This film is unoriginal, superficial and borrows shamelessly from blockbusters that have gone before. It lurches incoherently from one half-created world to the next and, in a vain attempt to justify calling itself a thriller, turns up the volume from deadly quiet to deafening which, as a storytelling technique, sucks.
Joe’s mother has just died in an accident at work and his father, (Kyle Chandler) who is Deputy Sheriff of their Ohio town, is struggling to take care of his son on his own.
Joe (Joel Courtney) and five of his friends, one of whom is a girl called Alice, (Elle Fanning) are making a film about zombies and while they are shooting late one night they witness a train being derailed intentionally by a car.
After this people and pets in the town go missing, objects mysteriously move and the army descends on the town, intent on evacuating the inhabitants who demand answers from the battle-weary Deputy.
The story that this film believes it is telling is about six teenagers who are making a film, but this is not the case.
After the first few scenes not only is this idea abandoned, but the six disintegrate as a team and never go on the Big Adventure that the audience was promised.
When the end finally arrives, the resolution comes from an idea snatched out of thin air and only involves two of the boys, making it all seem like one big sell out.
Instead of seeing events from the children’s point of view, we are bombarded with an endless stream of vacuous special effects and force fed extraneous plotlines about Joe’s father and the politics of the police force, Joe’s father’s dealings with the military, Joe’s teacher’s involvement with the military, Joe’s relationship with his father, Alice’s relationship with her father; Alice’s father’s connection to Joe’s mother, Joe’s father’s relationship with Alice’s father and an extra terrestrial alien who is homesick and who, apparently, has a space ship waiting to take him home.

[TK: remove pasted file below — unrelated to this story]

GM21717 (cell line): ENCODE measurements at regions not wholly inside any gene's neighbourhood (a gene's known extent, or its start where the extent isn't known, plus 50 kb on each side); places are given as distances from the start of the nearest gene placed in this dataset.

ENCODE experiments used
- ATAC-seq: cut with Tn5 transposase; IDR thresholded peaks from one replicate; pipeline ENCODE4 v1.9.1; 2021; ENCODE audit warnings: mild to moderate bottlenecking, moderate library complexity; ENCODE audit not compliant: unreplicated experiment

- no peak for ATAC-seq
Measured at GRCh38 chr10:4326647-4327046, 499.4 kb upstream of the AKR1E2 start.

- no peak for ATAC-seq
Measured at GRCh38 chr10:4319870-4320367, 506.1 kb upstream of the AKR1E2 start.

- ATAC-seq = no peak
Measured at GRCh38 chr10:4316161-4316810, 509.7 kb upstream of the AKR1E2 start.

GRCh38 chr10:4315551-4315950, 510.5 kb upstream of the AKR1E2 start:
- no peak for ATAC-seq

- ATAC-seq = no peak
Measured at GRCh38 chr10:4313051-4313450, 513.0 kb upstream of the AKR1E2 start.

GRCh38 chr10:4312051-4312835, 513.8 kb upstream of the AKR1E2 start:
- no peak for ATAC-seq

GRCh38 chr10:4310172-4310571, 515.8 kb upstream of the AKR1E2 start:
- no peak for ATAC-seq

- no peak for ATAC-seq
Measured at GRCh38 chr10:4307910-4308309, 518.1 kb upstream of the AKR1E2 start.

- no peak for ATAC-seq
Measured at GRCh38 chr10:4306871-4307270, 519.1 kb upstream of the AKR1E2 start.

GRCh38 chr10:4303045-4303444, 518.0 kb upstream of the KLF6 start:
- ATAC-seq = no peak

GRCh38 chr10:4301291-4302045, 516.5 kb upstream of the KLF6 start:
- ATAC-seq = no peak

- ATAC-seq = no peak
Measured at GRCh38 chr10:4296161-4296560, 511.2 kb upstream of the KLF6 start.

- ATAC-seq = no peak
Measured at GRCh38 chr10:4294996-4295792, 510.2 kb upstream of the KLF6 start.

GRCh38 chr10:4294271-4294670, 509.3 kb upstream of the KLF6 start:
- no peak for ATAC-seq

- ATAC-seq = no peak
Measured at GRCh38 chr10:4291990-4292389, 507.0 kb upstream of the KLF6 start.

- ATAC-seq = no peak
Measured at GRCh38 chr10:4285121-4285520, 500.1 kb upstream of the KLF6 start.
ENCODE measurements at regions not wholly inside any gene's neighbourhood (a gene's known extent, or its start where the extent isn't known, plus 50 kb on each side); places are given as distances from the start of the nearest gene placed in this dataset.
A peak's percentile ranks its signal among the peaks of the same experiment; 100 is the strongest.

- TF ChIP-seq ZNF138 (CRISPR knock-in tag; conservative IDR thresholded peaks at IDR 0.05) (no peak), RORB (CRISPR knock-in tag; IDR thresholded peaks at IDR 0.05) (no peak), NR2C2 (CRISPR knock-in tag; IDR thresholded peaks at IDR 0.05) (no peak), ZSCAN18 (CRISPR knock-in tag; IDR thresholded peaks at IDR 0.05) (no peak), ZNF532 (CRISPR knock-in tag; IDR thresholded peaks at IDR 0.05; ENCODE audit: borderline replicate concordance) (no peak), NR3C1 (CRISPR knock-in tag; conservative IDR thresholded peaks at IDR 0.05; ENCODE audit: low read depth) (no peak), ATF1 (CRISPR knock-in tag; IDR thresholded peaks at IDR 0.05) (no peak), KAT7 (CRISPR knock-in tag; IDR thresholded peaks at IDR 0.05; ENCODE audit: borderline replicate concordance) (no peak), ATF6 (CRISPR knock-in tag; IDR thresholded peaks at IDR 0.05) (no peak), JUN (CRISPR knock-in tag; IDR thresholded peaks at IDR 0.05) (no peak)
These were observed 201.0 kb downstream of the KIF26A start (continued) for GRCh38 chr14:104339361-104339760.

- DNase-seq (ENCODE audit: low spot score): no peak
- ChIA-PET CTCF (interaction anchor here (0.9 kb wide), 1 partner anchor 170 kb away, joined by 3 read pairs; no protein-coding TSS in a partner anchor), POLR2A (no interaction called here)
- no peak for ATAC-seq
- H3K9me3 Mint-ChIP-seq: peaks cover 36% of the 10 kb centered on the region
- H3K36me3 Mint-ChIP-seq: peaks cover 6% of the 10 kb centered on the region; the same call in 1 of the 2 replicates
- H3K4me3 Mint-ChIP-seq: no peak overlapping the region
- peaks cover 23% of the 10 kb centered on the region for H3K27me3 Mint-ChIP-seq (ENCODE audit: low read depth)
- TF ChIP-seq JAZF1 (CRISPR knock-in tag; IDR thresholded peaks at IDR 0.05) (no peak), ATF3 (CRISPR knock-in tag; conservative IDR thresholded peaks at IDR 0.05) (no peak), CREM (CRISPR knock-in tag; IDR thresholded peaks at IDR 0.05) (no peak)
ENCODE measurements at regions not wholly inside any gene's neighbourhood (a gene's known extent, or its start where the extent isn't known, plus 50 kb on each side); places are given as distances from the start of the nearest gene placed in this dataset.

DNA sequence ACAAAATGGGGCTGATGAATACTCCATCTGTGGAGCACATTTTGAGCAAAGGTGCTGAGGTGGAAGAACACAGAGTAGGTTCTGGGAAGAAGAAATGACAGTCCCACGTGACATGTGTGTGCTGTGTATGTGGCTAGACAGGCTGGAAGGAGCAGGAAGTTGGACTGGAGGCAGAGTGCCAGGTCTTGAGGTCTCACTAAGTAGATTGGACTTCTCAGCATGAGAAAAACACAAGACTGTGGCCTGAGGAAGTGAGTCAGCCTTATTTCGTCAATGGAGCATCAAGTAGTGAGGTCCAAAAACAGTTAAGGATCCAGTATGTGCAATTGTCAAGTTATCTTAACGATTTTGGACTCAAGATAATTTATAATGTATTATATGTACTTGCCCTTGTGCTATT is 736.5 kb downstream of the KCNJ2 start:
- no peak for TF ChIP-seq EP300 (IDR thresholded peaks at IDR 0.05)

So the big question is, why were the kids making a film about zombies, and not about an alien? Irritatingly, as the credits roll, the film the children made is actually played, which the filmmakers probably thought was a genius idea but in fact is a further reminder of their incompetent storytelling. It was supposed to be in the movie.
Steven Spielberg and J J Abrams wrote, directed and produced this film and as they are two of the most powerful people in Hollywood, all the studio execs were probably too terrified to point out that the script was a mess and instead convinced themselves that E.T. was so many years ago everyone has probably forgotten the ending. Yeah, right, of course we have, and all pigs are fed, watered and ready to fly.